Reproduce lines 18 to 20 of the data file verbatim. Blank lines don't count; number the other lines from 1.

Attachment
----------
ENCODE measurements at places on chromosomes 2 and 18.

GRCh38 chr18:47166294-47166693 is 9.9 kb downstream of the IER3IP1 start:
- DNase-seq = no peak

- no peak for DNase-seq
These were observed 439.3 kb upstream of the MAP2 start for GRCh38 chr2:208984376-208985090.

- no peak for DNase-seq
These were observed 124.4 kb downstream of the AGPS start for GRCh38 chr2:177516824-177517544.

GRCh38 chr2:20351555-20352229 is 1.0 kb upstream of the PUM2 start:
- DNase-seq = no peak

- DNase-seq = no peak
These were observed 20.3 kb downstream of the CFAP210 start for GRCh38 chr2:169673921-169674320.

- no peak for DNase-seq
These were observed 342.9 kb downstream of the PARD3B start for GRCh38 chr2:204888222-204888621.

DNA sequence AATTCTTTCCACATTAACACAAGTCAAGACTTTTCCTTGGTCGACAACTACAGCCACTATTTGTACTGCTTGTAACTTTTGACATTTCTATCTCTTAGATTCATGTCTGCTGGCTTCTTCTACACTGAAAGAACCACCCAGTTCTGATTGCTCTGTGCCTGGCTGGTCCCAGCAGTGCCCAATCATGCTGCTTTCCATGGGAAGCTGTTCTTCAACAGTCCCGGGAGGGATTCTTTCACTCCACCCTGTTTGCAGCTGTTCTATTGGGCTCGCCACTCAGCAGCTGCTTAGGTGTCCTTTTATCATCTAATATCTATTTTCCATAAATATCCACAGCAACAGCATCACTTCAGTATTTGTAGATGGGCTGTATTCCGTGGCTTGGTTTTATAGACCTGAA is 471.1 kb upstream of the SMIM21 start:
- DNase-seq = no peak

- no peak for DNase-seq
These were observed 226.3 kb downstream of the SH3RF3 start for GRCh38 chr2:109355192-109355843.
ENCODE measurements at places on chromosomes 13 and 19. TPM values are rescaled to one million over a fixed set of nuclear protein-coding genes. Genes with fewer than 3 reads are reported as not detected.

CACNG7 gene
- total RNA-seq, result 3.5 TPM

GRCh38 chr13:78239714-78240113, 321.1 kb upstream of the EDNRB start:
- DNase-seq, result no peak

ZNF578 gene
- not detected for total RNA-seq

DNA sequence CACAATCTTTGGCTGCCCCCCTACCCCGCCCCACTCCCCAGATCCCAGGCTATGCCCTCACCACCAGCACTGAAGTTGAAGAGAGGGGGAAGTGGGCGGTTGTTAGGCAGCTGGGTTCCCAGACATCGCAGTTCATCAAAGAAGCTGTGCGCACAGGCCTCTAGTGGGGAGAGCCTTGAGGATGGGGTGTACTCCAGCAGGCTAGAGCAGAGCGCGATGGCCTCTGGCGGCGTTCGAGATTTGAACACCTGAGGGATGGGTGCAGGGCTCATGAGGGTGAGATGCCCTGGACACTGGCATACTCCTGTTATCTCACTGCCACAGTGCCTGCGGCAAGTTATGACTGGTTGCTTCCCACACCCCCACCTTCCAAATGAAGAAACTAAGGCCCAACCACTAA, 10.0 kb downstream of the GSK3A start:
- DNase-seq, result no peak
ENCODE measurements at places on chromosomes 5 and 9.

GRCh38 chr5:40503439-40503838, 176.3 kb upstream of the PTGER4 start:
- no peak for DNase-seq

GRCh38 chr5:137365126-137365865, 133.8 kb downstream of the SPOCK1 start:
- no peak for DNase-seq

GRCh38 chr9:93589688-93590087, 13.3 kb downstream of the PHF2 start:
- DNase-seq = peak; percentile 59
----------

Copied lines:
ENCODE measurements at places on chromosomes 13 and 19. TPM values are rescaled to one million over a fixed set of nuclear protein-coding genes. Genes with fewer than 3 reads are reported as not detected.

CACNG7 gene
- total RNA-seq, result 3.5 TPM